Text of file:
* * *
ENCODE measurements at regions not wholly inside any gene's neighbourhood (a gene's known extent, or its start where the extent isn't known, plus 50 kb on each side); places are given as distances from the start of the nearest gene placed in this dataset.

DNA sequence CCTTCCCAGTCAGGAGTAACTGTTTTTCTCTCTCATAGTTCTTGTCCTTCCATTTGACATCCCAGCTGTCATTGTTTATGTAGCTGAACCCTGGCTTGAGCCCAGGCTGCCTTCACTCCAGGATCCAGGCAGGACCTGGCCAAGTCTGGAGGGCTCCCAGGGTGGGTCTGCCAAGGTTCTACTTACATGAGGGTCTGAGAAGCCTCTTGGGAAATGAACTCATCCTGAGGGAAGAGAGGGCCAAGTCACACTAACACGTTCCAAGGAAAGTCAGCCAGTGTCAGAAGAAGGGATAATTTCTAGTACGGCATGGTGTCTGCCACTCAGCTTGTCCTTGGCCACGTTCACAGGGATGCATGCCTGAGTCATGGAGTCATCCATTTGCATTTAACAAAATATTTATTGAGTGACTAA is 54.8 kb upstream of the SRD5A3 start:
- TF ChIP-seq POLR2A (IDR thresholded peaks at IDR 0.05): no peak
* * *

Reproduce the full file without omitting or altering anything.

ENCODE measurements at regions not wholly inside any gene's neighbourhood (a gene's known extent, or its start where the extent isn't known, plus 50 kb on each side); places are given as distances from the start of the nearest gene placed in this dataset.

DNA sequence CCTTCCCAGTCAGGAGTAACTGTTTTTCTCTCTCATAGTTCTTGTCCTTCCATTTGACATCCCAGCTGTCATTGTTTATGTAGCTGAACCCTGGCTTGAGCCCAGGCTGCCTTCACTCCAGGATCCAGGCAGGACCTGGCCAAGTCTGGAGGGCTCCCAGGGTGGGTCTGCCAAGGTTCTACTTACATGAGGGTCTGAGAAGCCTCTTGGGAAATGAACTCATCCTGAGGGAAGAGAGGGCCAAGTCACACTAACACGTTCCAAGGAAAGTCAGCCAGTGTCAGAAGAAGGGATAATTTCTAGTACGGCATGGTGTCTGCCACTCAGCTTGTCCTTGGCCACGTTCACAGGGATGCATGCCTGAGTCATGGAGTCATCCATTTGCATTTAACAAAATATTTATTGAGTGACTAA is 54.8 kb upstream of the SRD5A3 start:
- TF ChIP-seq POLR2A (IDR thresholded peaks at IDR 0.05): no peak